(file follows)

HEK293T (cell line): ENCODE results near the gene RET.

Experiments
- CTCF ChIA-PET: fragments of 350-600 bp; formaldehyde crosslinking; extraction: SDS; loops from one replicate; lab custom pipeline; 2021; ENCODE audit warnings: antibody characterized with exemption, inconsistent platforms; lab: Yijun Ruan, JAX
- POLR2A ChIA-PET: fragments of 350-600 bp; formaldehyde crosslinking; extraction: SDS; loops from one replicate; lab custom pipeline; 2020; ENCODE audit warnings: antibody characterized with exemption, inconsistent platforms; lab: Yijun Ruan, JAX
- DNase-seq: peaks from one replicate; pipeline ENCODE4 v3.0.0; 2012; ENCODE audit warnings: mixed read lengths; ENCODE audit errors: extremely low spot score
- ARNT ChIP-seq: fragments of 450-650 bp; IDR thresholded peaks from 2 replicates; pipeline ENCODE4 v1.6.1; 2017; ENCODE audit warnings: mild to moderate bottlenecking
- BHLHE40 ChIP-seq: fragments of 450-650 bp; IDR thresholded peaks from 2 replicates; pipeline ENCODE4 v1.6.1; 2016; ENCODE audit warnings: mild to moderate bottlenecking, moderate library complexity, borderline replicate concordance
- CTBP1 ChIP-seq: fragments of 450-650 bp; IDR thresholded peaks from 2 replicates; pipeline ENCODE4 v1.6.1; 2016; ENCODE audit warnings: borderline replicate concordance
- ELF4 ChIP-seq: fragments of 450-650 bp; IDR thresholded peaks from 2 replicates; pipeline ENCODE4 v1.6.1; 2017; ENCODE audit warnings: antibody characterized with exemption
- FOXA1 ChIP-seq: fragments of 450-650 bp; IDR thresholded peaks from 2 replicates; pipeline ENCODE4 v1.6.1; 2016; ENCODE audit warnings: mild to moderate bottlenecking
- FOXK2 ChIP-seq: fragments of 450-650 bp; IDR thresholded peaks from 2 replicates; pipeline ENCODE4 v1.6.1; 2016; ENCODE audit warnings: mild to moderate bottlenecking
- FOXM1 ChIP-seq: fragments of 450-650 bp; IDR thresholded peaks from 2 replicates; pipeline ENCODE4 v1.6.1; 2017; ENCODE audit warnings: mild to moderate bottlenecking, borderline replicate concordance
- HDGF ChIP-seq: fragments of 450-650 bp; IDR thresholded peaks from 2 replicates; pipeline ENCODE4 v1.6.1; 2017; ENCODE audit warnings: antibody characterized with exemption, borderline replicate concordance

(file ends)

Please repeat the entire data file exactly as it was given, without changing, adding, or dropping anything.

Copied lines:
HEK293T (cell line): ENCODE results near the gene RET.

Experiments
- CTCF ChIA-PET: fragments of 350-600 bp; formaldehyde crosslinking; extraction: SDS; loops from one replicate; lab custom pipeline; 2021; ENCODE audit warnings: antibody characterized with exemption, inconsistent platforms; lab: Yijun Ruan, JAX
- POLR2A ChIA-PET: fragments of 350-600 bp; formaldehyde crosslinking; extraction: SDS; loops from one replicate; lab custom pipeline; 2020; ENCODE audit warnings: antibody characterized with exemption, inconsistent platforms; lab: Yijun Ruan, JAX
- DNase-seq: peaks from one replicate; pipeline ENCODE4 v3.0.0; 2012; ENCODE audit warnings: mixed read lengths; ENCODE audit errors: extremely low spot score
- ARNT ChIP-seq: fragments of 450-650 bp; IDR thresholded peaks from 2 replicates; pipeline ENCODE4 v1.6.1; 2017; ENCODE audit warnings: mild to moderate bottlenecking
- BHLHE40 ChIP-seq: fragments of 450-650 bp; IDR thresholded peaks from 2 replicates; pipeline ENCODE4 v1.6.1; 2016; ENCODE audit warnings: mild to moderate bottlenecking, moderate library complexity, borderline replicate concordance
- CTBP1 ChIP-seq: fragments of 450-650 bp; IDR thresholded peaks from 2 replicates; pipeline ENCODE4 v1.6.1; 2016; ENCODE audit warnings: borderline replicate concordance
- ELF4 ChIP-seq: fragments of 450-650 bp; IDR thresholded peaks from 2 replicates; pipeline ENCODE4 v1.6.1; 2017; ENCODE audit warnings: antibody characterized with exemption
- FOXA1 ChIP-seq: fragments of 450-650 bp; IDR thresholded peaks from 2 replicates; pipeline ENCODE4 v1.6.1; 2016; ENCODE audit warnings: mild to moderate bottlenecking
- FOXK2 ChIP-seq: fragments of 450-650 bp; IDR thresholded peaks from 2 replicates; pipeline ENCODE4 v1.6.1; 2016; ENCODE audit warnings: mild to moderate bottlenecking
- FOXM1 ChIP-seq: fragments of 450-650 bp; IDR thresholded peaks from 2 replicates; pipeline ENCODE4 v1.6.1; 2017; ENCODE audit warnings: mild to moderate bottlenecking, borderline replicate concordance
- HDGF ChIP-seq: fragments of 450-650 bp; IDR thresholded peaks from 2 replicates; pipeline ENCODE4 v1.6.1; 2017; ENCODE audit warnings: antibody characterized with exemption, borderline replicate concordance